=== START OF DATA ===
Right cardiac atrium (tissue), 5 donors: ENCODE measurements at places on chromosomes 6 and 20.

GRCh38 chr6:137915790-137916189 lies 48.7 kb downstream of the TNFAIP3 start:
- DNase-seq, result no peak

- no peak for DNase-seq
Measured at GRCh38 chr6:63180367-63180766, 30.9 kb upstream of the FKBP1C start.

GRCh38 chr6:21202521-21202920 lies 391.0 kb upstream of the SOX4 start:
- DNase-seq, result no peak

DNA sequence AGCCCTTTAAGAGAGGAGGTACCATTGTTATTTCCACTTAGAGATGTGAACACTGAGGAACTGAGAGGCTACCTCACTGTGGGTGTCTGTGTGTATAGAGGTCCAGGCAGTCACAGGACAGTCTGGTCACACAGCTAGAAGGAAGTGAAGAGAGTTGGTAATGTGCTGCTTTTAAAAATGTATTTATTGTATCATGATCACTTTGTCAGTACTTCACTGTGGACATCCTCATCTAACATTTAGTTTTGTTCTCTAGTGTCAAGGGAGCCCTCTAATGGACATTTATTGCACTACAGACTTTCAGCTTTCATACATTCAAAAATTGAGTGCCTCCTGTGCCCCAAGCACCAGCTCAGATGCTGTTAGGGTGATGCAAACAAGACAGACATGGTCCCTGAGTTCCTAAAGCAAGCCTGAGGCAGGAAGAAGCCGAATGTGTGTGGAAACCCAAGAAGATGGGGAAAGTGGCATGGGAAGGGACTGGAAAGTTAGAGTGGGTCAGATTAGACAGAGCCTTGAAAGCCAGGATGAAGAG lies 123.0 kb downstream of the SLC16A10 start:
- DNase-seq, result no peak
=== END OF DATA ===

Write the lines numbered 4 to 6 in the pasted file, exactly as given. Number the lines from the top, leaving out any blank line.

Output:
- no peak for DNase-seq
Measured at GRCh38 chr6:63180367-63180766, 30.9 kb upstream of the FKBP1C start.

GRCh38 chr6:21202521-21202920 lies 391.0 kb upstream of the SOX4 start: